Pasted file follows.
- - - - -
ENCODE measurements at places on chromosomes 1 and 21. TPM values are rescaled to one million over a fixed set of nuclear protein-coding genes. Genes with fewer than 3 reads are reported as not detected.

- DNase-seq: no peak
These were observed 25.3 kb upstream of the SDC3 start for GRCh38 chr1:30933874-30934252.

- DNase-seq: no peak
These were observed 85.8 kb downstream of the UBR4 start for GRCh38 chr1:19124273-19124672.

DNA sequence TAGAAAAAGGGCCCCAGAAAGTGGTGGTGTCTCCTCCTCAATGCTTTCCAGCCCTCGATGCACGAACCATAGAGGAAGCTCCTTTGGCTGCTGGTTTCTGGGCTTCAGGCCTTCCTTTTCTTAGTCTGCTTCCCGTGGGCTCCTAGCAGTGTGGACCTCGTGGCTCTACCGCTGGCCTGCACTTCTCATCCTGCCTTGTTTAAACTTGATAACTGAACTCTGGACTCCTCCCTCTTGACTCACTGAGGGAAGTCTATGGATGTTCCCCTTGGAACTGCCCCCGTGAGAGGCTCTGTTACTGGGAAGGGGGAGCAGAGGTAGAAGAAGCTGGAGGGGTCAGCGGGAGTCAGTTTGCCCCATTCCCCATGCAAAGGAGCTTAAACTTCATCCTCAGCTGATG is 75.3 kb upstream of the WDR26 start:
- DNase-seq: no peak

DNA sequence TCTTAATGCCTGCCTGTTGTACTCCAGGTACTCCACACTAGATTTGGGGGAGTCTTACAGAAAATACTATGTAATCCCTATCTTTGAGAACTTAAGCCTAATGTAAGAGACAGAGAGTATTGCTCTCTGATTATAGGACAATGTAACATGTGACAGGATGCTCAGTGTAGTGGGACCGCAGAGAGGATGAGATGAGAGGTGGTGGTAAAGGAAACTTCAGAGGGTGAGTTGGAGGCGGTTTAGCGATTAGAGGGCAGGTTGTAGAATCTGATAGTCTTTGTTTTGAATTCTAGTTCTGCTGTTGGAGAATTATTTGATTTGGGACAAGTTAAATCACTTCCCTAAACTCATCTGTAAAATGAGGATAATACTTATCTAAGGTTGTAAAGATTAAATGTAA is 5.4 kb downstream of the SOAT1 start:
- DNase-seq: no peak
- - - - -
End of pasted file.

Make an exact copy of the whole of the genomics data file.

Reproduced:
ENCODE measurements at places on chromosomes 1 and 21. TPM values are rescaled to one million over a fixed set of nuclear protein-coding genes. Genes with fewer than 3 reads are reported as not detected.

- DNase-seq: no peak
These were observed 25.3 kb upstream of the SDC3 start for GRCh38 chr1:30933874-30934252.

- DNase-seq: no peak
These were observed 85.8 kb downstream of the UBR4 start for GRCh38 chr1:19124273-19124672.

DNA sequence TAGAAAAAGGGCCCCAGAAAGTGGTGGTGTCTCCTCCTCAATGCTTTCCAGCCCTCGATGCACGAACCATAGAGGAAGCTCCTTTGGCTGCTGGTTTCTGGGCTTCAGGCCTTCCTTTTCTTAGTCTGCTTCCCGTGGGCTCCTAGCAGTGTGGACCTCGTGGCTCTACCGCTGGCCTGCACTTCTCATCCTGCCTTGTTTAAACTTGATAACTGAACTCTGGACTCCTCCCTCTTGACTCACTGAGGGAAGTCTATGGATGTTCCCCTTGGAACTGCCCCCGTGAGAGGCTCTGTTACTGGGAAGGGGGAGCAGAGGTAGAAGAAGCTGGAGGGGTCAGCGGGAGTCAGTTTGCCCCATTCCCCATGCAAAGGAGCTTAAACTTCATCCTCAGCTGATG is 75.3 kb upstream of the WDR26 start:
- DNase-seq: no peak

DNA sequence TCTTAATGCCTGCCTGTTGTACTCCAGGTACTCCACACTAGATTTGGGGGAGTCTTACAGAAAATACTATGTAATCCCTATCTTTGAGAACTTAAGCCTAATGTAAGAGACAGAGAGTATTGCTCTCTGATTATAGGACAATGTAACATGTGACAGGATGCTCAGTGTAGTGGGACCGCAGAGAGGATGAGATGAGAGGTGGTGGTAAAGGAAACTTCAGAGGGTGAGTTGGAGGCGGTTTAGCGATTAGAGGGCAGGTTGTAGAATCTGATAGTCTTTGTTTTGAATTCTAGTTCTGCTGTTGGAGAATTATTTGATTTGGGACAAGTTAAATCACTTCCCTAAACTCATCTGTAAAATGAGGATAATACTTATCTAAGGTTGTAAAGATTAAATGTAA is 5.4 kb downstream of the SOAT1 start:
- DNase-seq: no peak